Evaluation and Monitoring Phase

More often than not, companies pursuing LCCS have found contract management, inward and outward logistics, delivery assurance, quality assurance and delivery assurance as stumbling blocks to their success. Additionally, cultural issues and the makeup of the vendor base (smaller and typically unorganized) often play a major part in determining whether or not an LCCS operation will succeed. Thus, a certain amount of apprehension is quite natural. However, it is the job of the CPG to allay these apprehensions.

One of the most important steps to confident LCCS is the formulation and implementation of clear, concise contracts. Contracts must be comprehensible, transparent, and should include clauses that delineate possible ways out in case of supply disruptions. However, the intent should always be to win the trust and faith of the vendor base and be seen as fair partner to trade. An important factor here is "a single meaning of quality." Continuous training on quality parameters will enable the vendors to appreciate the importance of having a single meaning of quality between two trading partners.

A long-term LCCS sourcing program demands that organizations constantly invest in developing the supplier base and amalgamate them into the current supply chain framework. After the end of a buying season, what was learned from the market on contract compliance, purchase variances against market and budget can potentially form a good basis for the next year's purchase strategy.

Conclusion

Low-cost country sourcing of agricultural inputs is the current phase of the outsourcing phenomena. As more and more CPG companies based in the West feel the heat of increasing agricultural input price they will turn toward countries like India, Malaysia, and Thailand to source their agricultural inputs. However, LCCS agricultural sourcing, like any other cost rationalization measure, is only as good as the results it delivers. Proper implementation, as suggested in this article, will ensure the delivery of optimum results on a sustainable basis.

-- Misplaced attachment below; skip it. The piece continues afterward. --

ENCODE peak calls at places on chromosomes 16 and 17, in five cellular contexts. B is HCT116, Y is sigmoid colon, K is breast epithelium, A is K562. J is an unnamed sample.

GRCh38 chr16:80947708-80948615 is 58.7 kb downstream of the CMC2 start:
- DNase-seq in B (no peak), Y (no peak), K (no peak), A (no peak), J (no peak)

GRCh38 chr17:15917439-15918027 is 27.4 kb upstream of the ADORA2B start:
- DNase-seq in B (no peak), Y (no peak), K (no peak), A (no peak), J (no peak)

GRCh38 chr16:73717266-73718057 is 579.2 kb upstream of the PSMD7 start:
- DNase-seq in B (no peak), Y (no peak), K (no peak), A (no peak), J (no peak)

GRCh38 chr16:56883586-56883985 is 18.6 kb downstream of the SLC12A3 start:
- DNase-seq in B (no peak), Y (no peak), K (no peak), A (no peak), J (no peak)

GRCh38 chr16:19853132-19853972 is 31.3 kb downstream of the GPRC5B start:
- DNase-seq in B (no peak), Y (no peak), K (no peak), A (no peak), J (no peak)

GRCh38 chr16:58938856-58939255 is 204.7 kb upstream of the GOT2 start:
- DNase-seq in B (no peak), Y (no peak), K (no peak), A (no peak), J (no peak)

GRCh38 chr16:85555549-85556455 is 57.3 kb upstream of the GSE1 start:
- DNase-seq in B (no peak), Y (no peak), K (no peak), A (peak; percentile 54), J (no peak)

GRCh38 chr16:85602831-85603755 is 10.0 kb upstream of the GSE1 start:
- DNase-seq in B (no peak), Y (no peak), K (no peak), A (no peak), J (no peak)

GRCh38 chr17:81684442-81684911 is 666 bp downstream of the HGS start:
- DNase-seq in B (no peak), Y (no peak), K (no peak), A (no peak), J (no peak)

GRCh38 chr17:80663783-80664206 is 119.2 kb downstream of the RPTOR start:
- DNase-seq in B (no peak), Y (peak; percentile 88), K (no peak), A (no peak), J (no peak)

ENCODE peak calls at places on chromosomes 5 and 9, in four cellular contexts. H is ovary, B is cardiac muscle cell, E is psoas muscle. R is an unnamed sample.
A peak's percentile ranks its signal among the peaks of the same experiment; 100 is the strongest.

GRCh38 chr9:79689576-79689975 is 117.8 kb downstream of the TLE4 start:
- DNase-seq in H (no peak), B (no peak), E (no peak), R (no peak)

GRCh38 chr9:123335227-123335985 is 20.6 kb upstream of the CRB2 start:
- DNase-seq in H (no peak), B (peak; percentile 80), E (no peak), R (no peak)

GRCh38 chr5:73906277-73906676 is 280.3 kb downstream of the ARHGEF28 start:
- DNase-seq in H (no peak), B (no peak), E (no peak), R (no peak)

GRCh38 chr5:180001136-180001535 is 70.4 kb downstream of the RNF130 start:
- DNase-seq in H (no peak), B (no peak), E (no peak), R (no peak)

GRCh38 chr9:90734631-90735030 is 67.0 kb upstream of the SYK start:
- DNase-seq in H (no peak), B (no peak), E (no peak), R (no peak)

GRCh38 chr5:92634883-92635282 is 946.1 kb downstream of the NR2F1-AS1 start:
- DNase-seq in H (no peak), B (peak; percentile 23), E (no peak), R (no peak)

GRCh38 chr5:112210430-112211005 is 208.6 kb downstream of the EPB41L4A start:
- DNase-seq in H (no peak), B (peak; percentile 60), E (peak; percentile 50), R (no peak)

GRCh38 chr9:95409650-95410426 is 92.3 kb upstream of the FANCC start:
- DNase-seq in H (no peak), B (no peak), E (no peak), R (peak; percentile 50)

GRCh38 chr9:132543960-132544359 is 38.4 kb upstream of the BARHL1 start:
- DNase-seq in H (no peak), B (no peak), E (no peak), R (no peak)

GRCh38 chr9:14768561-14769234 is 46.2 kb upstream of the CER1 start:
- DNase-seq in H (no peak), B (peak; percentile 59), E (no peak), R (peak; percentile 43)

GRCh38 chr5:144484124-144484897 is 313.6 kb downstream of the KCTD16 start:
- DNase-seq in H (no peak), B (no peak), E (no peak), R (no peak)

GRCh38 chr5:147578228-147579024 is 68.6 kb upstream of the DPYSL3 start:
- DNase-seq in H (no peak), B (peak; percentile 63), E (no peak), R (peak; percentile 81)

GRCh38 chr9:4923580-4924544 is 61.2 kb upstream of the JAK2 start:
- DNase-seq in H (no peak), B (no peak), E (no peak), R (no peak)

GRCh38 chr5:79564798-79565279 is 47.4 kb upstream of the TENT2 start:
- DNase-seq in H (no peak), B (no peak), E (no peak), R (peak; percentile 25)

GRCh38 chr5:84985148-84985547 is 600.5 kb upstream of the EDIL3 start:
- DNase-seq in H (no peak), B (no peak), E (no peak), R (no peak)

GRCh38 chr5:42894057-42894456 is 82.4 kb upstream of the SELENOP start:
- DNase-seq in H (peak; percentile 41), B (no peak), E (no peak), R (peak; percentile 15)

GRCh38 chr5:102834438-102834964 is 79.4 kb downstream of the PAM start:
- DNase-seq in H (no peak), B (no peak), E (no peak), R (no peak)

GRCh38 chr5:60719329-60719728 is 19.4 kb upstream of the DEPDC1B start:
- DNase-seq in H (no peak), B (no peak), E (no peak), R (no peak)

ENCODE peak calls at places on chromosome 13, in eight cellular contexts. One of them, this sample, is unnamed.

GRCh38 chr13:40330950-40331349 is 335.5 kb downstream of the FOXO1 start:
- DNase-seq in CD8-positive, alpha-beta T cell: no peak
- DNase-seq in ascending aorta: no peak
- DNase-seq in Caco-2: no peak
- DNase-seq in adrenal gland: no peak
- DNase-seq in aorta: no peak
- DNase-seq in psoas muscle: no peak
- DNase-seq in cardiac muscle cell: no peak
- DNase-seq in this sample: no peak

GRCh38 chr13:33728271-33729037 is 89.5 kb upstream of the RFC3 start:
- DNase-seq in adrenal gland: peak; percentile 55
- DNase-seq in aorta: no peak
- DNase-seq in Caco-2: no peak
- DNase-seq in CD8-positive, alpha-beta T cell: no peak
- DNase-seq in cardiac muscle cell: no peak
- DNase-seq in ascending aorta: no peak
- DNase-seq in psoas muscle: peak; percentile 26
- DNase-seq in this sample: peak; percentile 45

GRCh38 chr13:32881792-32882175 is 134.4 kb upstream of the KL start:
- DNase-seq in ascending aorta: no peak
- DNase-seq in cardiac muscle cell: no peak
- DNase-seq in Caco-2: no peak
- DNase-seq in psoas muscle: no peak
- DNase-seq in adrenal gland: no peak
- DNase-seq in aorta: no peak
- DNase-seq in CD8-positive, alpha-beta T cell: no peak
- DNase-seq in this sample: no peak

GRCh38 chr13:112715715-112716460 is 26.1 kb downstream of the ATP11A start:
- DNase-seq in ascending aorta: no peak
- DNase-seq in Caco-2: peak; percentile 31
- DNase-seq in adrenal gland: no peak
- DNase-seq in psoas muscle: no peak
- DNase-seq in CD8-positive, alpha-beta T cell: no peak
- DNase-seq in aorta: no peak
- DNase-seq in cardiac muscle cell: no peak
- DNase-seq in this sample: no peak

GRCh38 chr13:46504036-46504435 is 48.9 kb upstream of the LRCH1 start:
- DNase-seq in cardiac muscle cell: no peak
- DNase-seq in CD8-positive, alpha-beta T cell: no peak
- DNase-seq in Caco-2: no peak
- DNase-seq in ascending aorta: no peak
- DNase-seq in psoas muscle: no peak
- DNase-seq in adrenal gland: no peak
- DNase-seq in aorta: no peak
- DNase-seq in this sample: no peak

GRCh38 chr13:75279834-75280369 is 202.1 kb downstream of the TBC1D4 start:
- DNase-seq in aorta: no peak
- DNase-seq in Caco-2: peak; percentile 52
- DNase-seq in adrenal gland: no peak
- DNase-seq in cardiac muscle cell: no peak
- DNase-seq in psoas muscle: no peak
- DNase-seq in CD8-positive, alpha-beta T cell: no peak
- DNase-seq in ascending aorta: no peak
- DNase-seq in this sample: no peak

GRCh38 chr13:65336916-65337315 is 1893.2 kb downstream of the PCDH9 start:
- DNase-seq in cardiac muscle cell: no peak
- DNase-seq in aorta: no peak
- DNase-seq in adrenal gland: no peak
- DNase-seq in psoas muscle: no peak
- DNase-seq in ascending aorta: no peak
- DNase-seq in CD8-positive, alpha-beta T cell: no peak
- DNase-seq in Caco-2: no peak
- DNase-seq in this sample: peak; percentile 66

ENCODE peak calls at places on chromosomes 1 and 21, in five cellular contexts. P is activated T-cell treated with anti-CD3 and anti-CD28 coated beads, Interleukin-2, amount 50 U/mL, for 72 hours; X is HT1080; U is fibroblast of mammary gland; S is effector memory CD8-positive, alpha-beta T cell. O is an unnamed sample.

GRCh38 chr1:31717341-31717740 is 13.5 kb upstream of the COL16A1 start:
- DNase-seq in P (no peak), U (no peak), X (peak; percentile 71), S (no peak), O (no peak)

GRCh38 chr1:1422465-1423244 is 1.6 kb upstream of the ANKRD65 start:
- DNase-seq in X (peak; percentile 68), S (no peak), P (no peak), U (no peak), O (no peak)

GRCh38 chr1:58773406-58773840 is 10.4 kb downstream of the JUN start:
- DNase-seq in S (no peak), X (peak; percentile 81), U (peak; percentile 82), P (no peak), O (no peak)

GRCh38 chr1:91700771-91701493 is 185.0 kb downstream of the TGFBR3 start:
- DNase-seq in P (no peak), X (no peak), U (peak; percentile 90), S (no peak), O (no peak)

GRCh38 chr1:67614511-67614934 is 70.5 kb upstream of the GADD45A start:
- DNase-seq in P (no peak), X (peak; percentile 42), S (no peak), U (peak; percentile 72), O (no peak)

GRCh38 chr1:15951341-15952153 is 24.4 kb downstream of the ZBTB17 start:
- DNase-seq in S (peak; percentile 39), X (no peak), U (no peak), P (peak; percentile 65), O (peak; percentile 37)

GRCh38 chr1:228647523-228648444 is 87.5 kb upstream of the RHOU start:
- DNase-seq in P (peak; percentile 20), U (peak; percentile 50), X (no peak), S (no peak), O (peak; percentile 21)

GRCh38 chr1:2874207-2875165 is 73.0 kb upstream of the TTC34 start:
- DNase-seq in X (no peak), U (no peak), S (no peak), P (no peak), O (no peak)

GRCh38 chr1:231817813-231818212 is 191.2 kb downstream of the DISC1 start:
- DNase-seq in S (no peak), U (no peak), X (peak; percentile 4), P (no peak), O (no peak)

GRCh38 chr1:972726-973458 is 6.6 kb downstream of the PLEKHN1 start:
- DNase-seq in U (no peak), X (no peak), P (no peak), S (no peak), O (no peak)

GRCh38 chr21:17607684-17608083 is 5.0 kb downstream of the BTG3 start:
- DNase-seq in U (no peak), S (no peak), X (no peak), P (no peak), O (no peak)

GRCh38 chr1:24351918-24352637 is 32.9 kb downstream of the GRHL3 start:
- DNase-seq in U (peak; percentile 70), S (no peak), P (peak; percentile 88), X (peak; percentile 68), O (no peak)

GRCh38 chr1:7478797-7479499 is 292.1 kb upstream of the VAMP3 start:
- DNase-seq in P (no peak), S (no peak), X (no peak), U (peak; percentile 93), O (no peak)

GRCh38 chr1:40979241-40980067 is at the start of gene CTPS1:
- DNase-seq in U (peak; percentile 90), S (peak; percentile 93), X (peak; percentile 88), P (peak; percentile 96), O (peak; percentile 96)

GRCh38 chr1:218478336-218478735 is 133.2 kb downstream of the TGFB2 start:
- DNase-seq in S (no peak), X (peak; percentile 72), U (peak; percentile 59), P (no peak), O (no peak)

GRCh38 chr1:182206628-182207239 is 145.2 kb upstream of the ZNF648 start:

References

    1. Low cost country sourcing strategies for success June 2005, Aberdeen Research
    2. Low Cost country sourcing, Its more complex than you think, AMR Research, Dec 2004
    3. Tips for Low Cost country sourcing, October 2006, Purchasing.com

Research

    1 & 2 Source: Infosys Research 2007
    3 & 4 Source: Aberdeen Research, June 2005 — Low-cost Country Sourcing Strategies

About the Authors: Amitava is a consultant in the Retail & CPG practice for Infosys Technologies Ltd. He has over six years of procurement and sourcing experience in the CPG industry. His expertise lies in the spheres of strategic sourcing, procurement planning, and vendor and inventory management. He has a management degree from the Institute of Rural management, Anand. He can be reached at amitava@infosys.com.

Rrituraj is a consultant in the Retail & CPG Practice for Infosys Technologies Ltd. He has over eight years of experience in CPG and retail industry. His expertise lies in marketing, front-line sales management, strategic sourcing, procurement planning, and vendor and inventory management. He has a management degree from the MANAGE, Hyderabad. He can be reached at Rrituraj_Sharma@infosys.com.

Takshay is a consultant in the Pharmaceutical and Supply chain Practice for Infosys Technologies Ltd. He has over five years of experience in CPG and pharmaceutical industry. His expertise lies in strategic sourcing, procurement planning, vendor and inventory management, and various aspects of supply chain management. He has a management degree from the Institute of Rural management, Anand. He can be reached at Takshay_Aggarwal@infosys.com.